That’s because Twain is after a larger and more diverse project. These books are much closer to anthologies than travel companions. They are short-story collections primarily, but there is also political satire, character study, comedy sketches, outtakes from novels, outlines for novels, fairy tales, parodies of various literary forms, cartoons and other drawings, sheet music, translations of romantic poetry, and critical essays on painting, opera, literature, and religion. There is even a 1,500-word diatribe on the subject of the ant, which is certainly the best, and most hostile example of formic writing in the English language:
I am persuaded that the average ant is a sham. I admit his industry, of course; he is the hardest working creature in the world,—when anybody is looking,—but his leatherheadedness is the point I make against him. He goes out foraging, he makes a capture, and then what does he do? Go home? No,—he goes anywhere but home. He doesn’t know where home is. His home may be only three feet away,—no matter, he can’t find it.
The ant should be grateful to be let off so easy; Twain gives the Europeans a harder time. After his luggage is nearly lost in Hamburg, he writes:
The Germans are very conscientious, and this trait makes them very particular. Therefore if you tell a German you want a thing done immediately, he takes you at your word; he thinks you mean what you say; so he does that thing immediately—according to his idea of immediately—which is about a week.
On the cowardly French: “Much as the modern French duel is ridiculed by certain smart people, it is in reality one of the most dangerous institutions of our day. Since it is always fought in the open air the combatants are nearly sure to catch cold.”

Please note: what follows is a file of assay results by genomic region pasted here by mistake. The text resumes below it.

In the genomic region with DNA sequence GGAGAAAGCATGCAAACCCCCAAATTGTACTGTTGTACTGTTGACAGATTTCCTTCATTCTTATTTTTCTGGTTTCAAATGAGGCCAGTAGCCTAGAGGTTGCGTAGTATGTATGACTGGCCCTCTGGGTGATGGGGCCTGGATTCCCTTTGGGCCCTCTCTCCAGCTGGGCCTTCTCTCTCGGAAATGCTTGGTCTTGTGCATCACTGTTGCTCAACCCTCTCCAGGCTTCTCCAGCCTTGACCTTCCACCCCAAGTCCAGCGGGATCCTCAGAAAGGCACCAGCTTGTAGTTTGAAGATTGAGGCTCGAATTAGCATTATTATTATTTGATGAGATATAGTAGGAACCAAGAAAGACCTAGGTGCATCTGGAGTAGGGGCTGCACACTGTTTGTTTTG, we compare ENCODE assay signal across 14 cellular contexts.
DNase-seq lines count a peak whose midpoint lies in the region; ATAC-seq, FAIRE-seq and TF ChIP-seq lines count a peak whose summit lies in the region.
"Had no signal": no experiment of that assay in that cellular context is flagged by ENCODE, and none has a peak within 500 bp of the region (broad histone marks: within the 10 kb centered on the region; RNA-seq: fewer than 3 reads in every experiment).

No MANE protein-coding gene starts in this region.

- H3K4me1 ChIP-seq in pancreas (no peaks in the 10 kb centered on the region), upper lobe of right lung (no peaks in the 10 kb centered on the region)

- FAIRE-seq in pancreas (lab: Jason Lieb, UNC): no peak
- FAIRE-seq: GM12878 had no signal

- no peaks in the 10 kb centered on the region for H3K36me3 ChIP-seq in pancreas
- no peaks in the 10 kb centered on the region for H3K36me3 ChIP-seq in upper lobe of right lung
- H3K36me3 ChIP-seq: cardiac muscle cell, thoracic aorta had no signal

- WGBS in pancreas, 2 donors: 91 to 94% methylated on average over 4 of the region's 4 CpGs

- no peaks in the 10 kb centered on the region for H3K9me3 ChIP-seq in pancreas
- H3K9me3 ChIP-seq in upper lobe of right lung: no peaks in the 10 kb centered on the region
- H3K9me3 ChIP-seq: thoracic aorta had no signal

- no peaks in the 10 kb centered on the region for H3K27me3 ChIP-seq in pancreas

But the Americans he encounters abroad—the innocents—receive the worst abuse. Twain meets the 23-year-old heir to a notable family who is constantly “smiling a smirky smile” and “had all the look of an American person who would be likely to begin his signature with an initial, and spell his middle name out.” The boy grandly compliments Twain on all his “little efforts”—meaning his books. A second young man hops between European hotels in desperate search of other Americans. “I had the murderous impulse to harpoon him in the back with my alpenstock,” writes Twain, “but as I raised the weapon the disposition left me; I found I hadn’t the heart to kill him, he was such a joyous, innocent, good-natured numbskull.”
Twain is at his funniest when attacking fogginess in sentiment, thought, and morality. For Twain, clarity of thought is morality. “The Awful German Language,” included as an appendix in A Tramp Abroad, is one of the most enjoyable demonstrations of this in all of Twain’s canon. The essay begins with a catalog of German’s various offenses: superfluous words, parenthetical clauses, nouns that are compounds of other nouns and so cannot be located in any dictionary (“generalstaatsverordnetenversammlungen,” for instance), and excessively long sentences in which the verb does not appear until the final word—if then. Yet it soon becomes clear that Twain’s real target is not German itself but what he calls the “luminous intellectual fog which stands for clearness.” “Intellectual food,” he concludes, “is like any other; it is pleasanter and more beneficial to take it with a spoon than with a shovel.” This may be true, but with Twain the food is so light that you can shovel and shovel, even for 1,145 pages, and never feel full.
Nathaniel Rich is fiction editor at The Paris Review and the author ofThe Mayor’s Tongue.